Being HIV positive was not just a diagnosis for three women in Kenya—it was a label that stuck with them, making their desire to have their own business nearly impossible due to customers refusing to buy from them.
With training materials in hand, former Kokomo resident Lorelei VerLee made a trip to Kenya to teach these women firsthand that they can have their own business despite their HIV status. She taught the trio basic business principles and how to make their products marketable to customers worldwide.
“It was pretty incredible because they’re now able to get their business going,” she said.
Before that, she worked in Tajikistan with Asira Nazarova Mathew, a Tajik civil war survivor, to start her own business. And before that, she worked with tsunami survivors in Japan, women rescued from sex slavery in Central Asia, and survivors of the Haitian earthquake all as part of her 501c3 nonprofit, Creative Women of the World, a venture she started just a year-and-a-half ago.
The goal of Creative Women of the World is to give women in third-world countries who are living in desperate situations, such as extreme poverty, enslavement, or devastation, the foundation they need to start their creative business, with the ultimate goal of empowering them and helping them rise from their situation.
“Simply put, our purpose is to empower women through the power of creativity,” she said.
Choosing to help women isn’t a political statement, she said. It’s simply based on the fact that they’ll get their income to their families.
“We really find that when we give women the opportunity to become entrepreneurs they really take care of their family and take care of their community, and that’s why we choose to work with women,” she said.
Since July 2011, VerLee has worked directly with six countries and indirectly with 28 countries to help women get their art-based businesses going.
The training principles are based on the triple bottom line—protecting the people involved, protecting the planet, and protecting the artisans’ profit.
“We’re talking basic business principles to sustain a business,” she said. “It’s a learner-specific training program, and it’s really been an awesome thing.”
In addition to providing training, Creative Women of the World also provides a market by giving the owners the opportunity to sell their products in the United States.
“We show them how to design their products in such a way that they’ll appeal to the American market, and then we give them a direct entrance into the market here,” she said.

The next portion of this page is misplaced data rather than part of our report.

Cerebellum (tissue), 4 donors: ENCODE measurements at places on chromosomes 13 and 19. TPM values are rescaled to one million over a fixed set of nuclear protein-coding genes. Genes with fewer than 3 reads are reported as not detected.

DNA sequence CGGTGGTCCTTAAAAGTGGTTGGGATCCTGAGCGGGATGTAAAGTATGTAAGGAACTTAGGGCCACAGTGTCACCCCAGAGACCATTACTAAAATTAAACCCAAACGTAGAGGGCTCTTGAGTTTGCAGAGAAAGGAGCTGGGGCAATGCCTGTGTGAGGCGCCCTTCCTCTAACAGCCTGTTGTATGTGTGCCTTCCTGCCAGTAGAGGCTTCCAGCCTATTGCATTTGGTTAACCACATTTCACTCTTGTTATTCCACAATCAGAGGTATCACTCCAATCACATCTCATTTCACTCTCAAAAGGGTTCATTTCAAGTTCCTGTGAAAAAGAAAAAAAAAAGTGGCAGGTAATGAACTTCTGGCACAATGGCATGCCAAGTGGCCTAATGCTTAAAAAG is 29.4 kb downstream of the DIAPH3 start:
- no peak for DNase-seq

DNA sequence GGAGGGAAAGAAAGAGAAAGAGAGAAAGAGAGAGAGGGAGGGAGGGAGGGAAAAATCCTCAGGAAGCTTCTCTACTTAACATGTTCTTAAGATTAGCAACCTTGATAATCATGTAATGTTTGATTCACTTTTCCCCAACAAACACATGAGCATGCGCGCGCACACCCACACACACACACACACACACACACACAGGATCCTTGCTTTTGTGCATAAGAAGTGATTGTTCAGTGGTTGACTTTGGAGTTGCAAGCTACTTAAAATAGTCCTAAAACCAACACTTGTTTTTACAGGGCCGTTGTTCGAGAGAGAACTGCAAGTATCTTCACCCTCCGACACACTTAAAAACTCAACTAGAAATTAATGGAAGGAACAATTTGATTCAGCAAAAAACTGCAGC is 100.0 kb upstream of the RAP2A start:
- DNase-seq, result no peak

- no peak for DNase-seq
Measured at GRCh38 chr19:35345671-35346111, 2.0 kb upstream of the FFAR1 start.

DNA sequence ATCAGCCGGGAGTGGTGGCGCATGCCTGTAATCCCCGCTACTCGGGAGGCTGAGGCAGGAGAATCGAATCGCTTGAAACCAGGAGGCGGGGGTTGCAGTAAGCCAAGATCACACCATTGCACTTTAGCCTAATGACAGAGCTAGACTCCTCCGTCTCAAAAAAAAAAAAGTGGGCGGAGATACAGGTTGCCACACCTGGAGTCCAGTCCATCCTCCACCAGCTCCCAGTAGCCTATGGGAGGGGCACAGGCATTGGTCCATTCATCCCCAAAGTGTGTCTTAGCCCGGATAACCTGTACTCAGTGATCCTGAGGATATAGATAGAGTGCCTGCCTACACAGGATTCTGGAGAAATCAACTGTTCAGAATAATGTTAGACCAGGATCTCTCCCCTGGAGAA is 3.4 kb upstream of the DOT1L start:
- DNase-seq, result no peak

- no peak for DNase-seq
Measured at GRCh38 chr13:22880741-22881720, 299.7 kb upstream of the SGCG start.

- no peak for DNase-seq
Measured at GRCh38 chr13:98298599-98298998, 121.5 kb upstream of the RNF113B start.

The products are sold at VerLee’s store in Fort Wayne, online at www.CreativeWomenoftheWorld.com, as well as Artworks Gallery, located at 210 N. Main St., until March 15.
While VerLee has a store, the proceeds go toward the training program and into providing grants for the women to start their businesses.
“They’re not huge grants. You think of thousands of dollars here in the states, but really, a $300 grant can do a lot in those countries to get them started,” she said.
As quickly as the women get a viable product put together, VerLee said Creative Women of the World orders from them, giving the artisans 50 percent up front and taking the other 50 percent at the nonprofit’s own risk of selling it.
“That way they don’t have to wait for things to be sold. They get their money up front, and then we take part of the risk,” she said.
Eventually, VerLee said she hopes to open up Creative Women of the World stores across the nation.
“I believe that we’re probably going to have stores all over the country eventually. But right now we’re new. We’re only a year-and-a-half, and we want to do it right. We’re being really, really careful about every step we take so that when we duplicate ourselves we can do it well there as well,” she said.
Currently, everything from primitive art, children’s dolls, hand-embroidered cards, journals, scarves, jewelry, and purses are being sold, with new items being added regularly.
VerLee, who was raised in Japan as the child of missionaries, said she always had a desire to do mission work combined with art in some way. After coming to America, VerLee earned a degree in art education and taught for 10 years in the public schools.
Once her children left home, she decided it was a good time to get into mission work. Creative Women of the World was exactly what she had in mind.
“It’s just amazing how this has grown and how many women and countries are involved. It’s phenomenal,” she said, adding that it wouldn’t be possible without all of the artisans who are involved.
Last week, Kokomo photographer Sherry Temby shopped the Creative Women of the World exhibit at Artworks Gallery, pointing out items she’s already purchased and items she’s going to purchase.
“There are so many neat things,” she said. “I think this is just really great. I really like it, and I really like that I’m helping people who are trying to better themselves.”